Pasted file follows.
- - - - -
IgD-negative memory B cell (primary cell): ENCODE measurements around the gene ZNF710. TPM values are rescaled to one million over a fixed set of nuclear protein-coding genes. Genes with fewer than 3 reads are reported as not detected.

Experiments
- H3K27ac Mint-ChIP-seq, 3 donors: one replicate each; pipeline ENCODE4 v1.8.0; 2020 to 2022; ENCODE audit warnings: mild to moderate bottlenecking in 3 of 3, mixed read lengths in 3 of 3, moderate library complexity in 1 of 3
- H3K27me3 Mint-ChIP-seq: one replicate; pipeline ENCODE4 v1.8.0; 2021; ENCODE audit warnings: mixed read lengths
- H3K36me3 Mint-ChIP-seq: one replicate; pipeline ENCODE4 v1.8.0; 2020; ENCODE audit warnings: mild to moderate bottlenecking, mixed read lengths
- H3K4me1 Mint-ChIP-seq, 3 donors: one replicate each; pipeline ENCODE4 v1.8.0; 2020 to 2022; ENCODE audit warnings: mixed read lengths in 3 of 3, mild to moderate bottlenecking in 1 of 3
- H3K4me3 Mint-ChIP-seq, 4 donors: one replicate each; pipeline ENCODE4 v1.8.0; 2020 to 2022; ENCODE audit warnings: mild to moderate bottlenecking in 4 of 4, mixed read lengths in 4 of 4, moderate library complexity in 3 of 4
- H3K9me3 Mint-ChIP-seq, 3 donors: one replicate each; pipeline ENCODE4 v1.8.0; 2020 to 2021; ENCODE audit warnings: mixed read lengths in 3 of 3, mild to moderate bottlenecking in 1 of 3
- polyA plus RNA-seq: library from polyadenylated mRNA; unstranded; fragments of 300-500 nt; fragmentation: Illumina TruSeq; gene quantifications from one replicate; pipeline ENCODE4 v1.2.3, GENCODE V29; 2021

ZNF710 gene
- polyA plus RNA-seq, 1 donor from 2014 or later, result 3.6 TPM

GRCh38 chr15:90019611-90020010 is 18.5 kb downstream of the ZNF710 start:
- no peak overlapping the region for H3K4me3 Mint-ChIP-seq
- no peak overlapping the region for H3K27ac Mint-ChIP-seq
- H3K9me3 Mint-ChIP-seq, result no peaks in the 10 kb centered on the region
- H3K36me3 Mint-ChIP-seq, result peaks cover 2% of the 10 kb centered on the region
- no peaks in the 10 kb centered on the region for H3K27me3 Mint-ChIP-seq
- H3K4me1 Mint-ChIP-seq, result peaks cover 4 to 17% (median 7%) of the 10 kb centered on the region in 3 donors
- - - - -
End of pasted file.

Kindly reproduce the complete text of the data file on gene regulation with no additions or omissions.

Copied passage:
IgD-negative memory B cell (primary cell): ENCODE measurements around the gene ZNF710. TPM values are rescaled to one million over a fixed set of nuclear protein-coding genes. Genes with fewer than 3 reads are reported as not detected.

Experiments
- H3K27ac Mint-ChIP-seq, 3 donors: one replicate each; pipeline ENCODE4 v1.8.0; 2020 to 2022; ENCODE audit warnings: mild to moderate bottlenecking in 3 of 3, mixed read lengths in 3 of 3, moderate library complexity in 1 of 3
- H3K27me3 Mint-ChIP-seq: one replicate; pipeline ENCODE4 v1.8.0; 2021; ENCODE audit warnings: mixed read lengths
- H3K36me3 Mint-ChIP-seq: one replicate; pipeline ENCODE4 v1.8.0; 2020; ENCODE audit warnings: mild to moderate bottlenecking, mixed read lengths
- H3K4me1 Mint-ChIP-seq, 3 donors: one replicate each; pipeline ENCODE4 v1.8.0; 2020 to 2022; ENCODE audit warnings: mixed read lengths in 3 of 3, mild to moderate bottlenecking in 1 of 3
- H3K4me3 Mint-ChIP-seq, 4 donors: one replicate each; pipeline ENCODE4 v1.8.0; 2020 to 2022; ENCODE audit warnings: mild to moderate bottlenecking in 4 of 4, mixed read lengths in 4 of 4, moderate library complexity in 3 of 4
- H3K9me3 Mint-ChIP-seq, 3 donors: one replicate each; pipeline ENCODE4 v1.8.0; 2020 to 2021; ENCODE audit warnings: mixed read lengths in 3 of 3, mild to moderate bottlenecking in 1 of 3
- polyA plus RNA-seq: library from polyadenylated mRNA; unstranded; fragments of 300-500 nt; fragmentation: Illumina TruSeq; gene quantifications from one replicate; pipeline ENCODE4 v1.2.3, GENCODE V29; 2021

ZNF710 gene
- polyA plus RNA-seq, 1 donor from 2014 or later, result 3.6 TPM

GRCh38 chr15:90019611-90020010 is 18.5 kb downstream of the ZNF710 start:
- no peak overlapping the region for H3K4me3 Mint-ChIP-seq
- no peak overlapping the region for H3K27ac Mint-ChIP-seq
- H3K9me3 Mint-ChIP-seq, result no peaks in the 10 kb centered on the region
- H3K36me3 Mint-ChIP-seq, result peaks cover 2% of the 10 kb centered on the region
- no peaks in the 10 kb centered on the region for H3K27me3 Mint-ChIP-seq
- H3K4me1 Mint-ChIP-seq, result peaks cover 4 to 17% (median 7%) of the 10 kb centered on the region in 3 donors